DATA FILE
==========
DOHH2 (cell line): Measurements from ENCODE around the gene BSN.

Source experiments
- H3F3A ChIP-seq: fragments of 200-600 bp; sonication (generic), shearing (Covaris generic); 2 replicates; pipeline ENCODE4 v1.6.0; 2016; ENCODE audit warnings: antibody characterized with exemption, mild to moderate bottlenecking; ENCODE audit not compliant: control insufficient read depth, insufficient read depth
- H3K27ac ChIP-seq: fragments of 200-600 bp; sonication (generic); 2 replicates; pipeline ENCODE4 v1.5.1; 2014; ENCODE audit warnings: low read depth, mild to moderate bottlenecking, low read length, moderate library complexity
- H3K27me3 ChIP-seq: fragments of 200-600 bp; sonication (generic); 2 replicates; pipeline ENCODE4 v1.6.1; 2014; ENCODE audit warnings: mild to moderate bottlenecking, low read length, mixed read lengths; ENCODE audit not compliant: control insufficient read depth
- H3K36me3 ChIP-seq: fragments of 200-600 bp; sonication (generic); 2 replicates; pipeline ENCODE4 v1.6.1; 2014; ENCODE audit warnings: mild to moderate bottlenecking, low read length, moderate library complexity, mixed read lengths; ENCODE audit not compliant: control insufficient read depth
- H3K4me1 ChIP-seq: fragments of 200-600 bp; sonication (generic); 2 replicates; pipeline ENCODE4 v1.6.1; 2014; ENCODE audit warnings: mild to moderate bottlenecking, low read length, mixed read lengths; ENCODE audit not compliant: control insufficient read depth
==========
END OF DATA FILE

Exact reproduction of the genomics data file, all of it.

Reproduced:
DOHH2 (cell line): Measurements from ENCODE around the gene BSN.

Source experiments
- H3F3A ChIP-seq: fragments of 200-600 bp; sonication (generic), shearing (Covaris generic); 2 replicates; pipeline ENCODE4 v1.6.0; 2016; ENCODE audit warnings: antibody characterized with exemption, mild to moderate bottlenecking; ENCODE audit not compliant: control insufficient read depth, insufficient read depth
- H3K27ac ChIP-seq: fragments of 200-600 bp; sonication (generic); 2 replicates; pipeline ENCODE4 v1.5.1; 2014; ENCODE audit warnings: low read depth, mild to moderate bottlenecking, low read length, moderate library complexity
- H3K27me3 ChIP-seq: fragments of 200-600 bp; sonication (generic); 2 replicates; pipeline ENCODE4 v1.6.1; 2014; ENCODE audit warnings: mild to moderate bottlenecking, low read length, mixed read lengths; ENCODE audit not compliant: control insufficient read depth
- H3K36me3 ChIP-seq: fragments of 200-600 bp; sonication (generic); 2 replicates; pipeline ENCODE4 v1.6.1; 2014; ENCODE audit warnings: mild to moderate bottlenecking, low read length, moderate library complexity, mixed read lengths; ENCODE audit not compliant: control insufficient read depth
- H3K4me1 ChIP-seq: fragments of 200-600 bp; sonication (generic); 2 replicates; pipeline ENCODE4 v1.6.1; 2014; ENCODE audit warnings: mild to moderate bottlenecking, low read length, mixed read lengths; ENCODE audit not compliant: control insufficient read depth